ISS: Sudan needs African Union boots on the ground

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While international and regional responses to the crisis in Sudan have been swift, they haven’t stopped the violence perpetrated against civilians. Slow, ineffective talks have seen the country’s devastating humanitarian crisis worsen.

Since fighting broke out between General Abdel Fattah al-Burhan and Mohamed Dagalo (Hemedti) on 15 April, several processes have tried to bring the warring parties to the negotiating table.

The Jeddah talks led by the United States and Saudi Arabia continue to produce tenuous temporary ceasefires that don’t hold. The African Union (AU) established the Expanded Mechanism to connect disparate peace processes and drew up a roadmap for resolving the conflict. East Africa’s Intergovernmental Authority on Development (IGAD) adopted a similar roadmap and added Ethiopia to the delegation led by Kenyan President William Ruto.

Yet having multiple peace processes has further undermined the possibility of resolving the conflict. With the failure of several ceasefires, limited leverage of regional and international actors and burgeoning humanitarian needs, the situation needs an action-oriented response. Mediation is vital but takes time and could be futile if both parties maintain a zero-sum position and believe in all-out victory.

The recent announcement that the Jeddah talks may be suspended if the warring parties fail to observe the latest ceasefire shows that the time may not be ripe for negotiation. Meanwhile, levels of violence and sexual assault are rising, and the looting and destruction of critical infrastructure require a complementary peacemaking effort.

Sudan needs an AU-mandated and -supported intervention force to establish a humanitarian corridor and protect civilians and critical infrastructure. The AU’s principles and purpose call for a more proactive response that reflects a commitment to safeguarding human lives and upholds the continental ideals of non-indifference.

The AU’s peace support operations doctrine and the African Standby Force concept provide relevant scenarios for such an intervention. A force with a quick reaction capacity could help create conditions for conflict resolution, support humanitarian and relief efforts and ensure broader stabilisation.

Considering the rapid escalation, spread and transformation of the conflict to intercommunal violence in areas such as El Geneina, a short-term objective should be to end the hostilities. A small to medium-sized contingent capable of securing a safe zone in Khartoum and creating humanitarian corridors could be replicated in restive West Darfur. Timing of the intervention is crucial and attempts at post-conflict reconstruction demand an expedited show of force now.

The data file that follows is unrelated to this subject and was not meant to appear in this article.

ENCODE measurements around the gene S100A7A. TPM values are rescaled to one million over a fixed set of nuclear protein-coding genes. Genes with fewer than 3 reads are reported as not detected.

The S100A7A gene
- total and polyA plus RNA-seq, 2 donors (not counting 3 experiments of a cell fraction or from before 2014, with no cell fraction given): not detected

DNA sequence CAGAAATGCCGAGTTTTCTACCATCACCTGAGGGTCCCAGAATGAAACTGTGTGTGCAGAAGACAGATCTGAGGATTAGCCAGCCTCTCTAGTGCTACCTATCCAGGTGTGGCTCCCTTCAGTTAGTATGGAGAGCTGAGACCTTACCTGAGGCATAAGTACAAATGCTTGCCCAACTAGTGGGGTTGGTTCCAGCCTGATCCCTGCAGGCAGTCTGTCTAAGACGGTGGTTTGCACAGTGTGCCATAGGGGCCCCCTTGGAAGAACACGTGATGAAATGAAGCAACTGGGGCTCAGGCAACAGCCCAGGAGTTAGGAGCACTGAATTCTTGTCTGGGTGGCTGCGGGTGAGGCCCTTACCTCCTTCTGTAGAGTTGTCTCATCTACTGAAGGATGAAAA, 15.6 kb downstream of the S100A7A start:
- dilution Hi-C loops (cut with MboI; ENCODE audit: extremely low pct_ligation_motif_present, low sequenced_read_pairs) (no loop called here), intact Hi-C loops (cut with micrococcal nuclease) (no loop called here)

In the medium term, and as the AU’s Expanded Mechanism or its parties succeed in maintaining a ceasefire or establishing a peace agreement, the intervention force can support a political transition. A major challenge to African peace operations is their disconnect from political objectives. Without the peace framework agreed to in December 2022, any intervention force in Sudan should, in the long term, aim to establish a political framework to achieve a lasting solution.

The partners involved in the intervention force are also important. Given the many actors trying to find peace in Sudan, the right partnerships are needed to anchor the deployment. The AU-IGAD-UN Trilateral Mechanism established in 2022 would work. It was built on existing institutional strengths and aimed to reduce rivalries threatening Sudan’s political transition.

A joint deployment would combine the legitimacy of the AU and IGAD, in line with the principle of subsidiarity, which gives regions the first option to intervene. It would also benefit from the UN’s capacity to provide resources and ensure the intervention’s longevity.

Although IGAD doesn’t have the institutional frameworks to deploy, current practice in Africa has seen regional blocs contributing troops to peace support operations. While this may have an upside, considering that several of Sudan’s neighbours could send soldiers, it should be approached with care given competing regional interests and alignment of external actors with the warring factions.

There would be several issues to iron out, including the authorisation, mandating and financing of the peace force. Long-standing sensitivities between the UN and AU, particularly regarding the UN-AU Mission Hybrid Operation in Darfur (UNAMID), may resurface. The recent spike in violence in Darfur also questions the timing of UNAMID’s closure. Nonetheless, UNAMID should provide both institutions with lessons to inform the deployment and exit of an AU force in Sudan.

In the short term, a successful AU deployment may be seen as favouring one of the belligerent parties. However, it would give regional and international actors some leverage to manage the parties’ interests in the medium term. It could serve as both a carrot and a stick to ensure compliance with agreements and a reset of the political transition.

The AU’s Constitutive Act and the institutions that implement it were founded on member states’ willingness to go the extra mile, take risks and act decisively in response to continental threats.

Sudan’s crisis is precisely the kind of situation that prompted the AU’s transition from non-interference to non-indifference. To make an impact, the continental body should act with haste and deploy in line with Constitutive Act Article 4(h) to maintain peace and security in Sudan.

Written by Maram Mahdi, Researcher, Africa Peace and Security Governance, ISS Addis Ababa.

Republished with permission from ISS Africa. The original article can be found here.